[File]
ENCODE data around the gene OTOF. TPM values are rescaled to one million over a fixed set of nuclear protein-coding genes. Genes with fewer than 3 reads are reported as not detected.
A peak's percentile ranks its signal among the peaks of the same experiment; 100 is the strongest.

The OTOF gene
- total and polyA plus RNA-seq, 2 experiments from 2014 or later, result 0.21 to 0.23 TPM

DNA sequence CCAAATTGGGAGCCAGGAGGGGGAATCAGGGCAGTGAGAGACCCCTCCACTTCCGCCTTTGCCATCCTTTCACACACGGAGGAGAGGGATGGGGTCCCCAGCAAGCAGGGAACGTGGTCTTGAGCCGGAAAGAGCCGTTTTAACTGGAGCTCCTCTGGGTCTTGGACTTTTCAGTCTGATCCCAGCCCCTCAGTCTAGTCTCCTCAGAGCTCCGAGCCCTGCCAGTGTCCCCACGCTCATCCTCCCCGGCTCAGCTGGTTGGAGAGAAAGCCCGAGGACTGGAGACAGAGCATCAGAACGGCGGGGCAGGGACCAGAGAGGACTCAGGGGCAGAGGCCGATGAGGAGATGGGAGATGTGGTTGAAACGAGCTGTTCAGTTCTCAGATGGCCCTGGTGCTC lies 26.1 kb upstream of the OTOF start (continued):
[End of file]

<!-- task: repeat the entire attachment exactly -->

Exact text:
ENCODE data around the gene OTOF. TPM values are rescaled to one million over a fixed set of nuclear protein-coding genes. Genes with fewer than 3 reads are reported as not detected.
A peak's percentile ranks its signal among the peaks of the same experiment; 100 is the strongest.

The OTOF gene
- total and polyA plus RNA-seq, 2 experiments from 2014 or later, result 0.21 to 0.23 TPM

DNA sequence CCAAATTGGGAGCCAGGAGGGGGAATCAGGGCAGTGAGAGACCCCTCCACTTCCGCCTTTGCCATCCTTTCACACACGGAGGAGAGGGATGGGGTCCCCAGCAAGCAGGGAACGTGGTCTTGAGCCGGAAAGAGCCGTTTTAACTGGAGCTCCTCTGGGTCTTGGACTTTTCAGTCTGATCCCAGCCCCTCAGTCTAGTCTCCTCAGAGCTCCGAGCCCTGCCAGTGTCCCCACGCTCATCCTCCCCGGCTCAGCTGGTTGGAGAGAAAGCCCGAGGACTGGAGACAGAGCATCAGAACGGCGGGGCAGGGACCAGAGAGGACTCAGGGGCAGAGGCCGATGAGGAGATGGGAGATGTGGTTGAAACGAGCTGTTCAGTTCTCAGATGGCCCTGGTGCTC lies 26.1 kb upstream of the OTOF start (continued):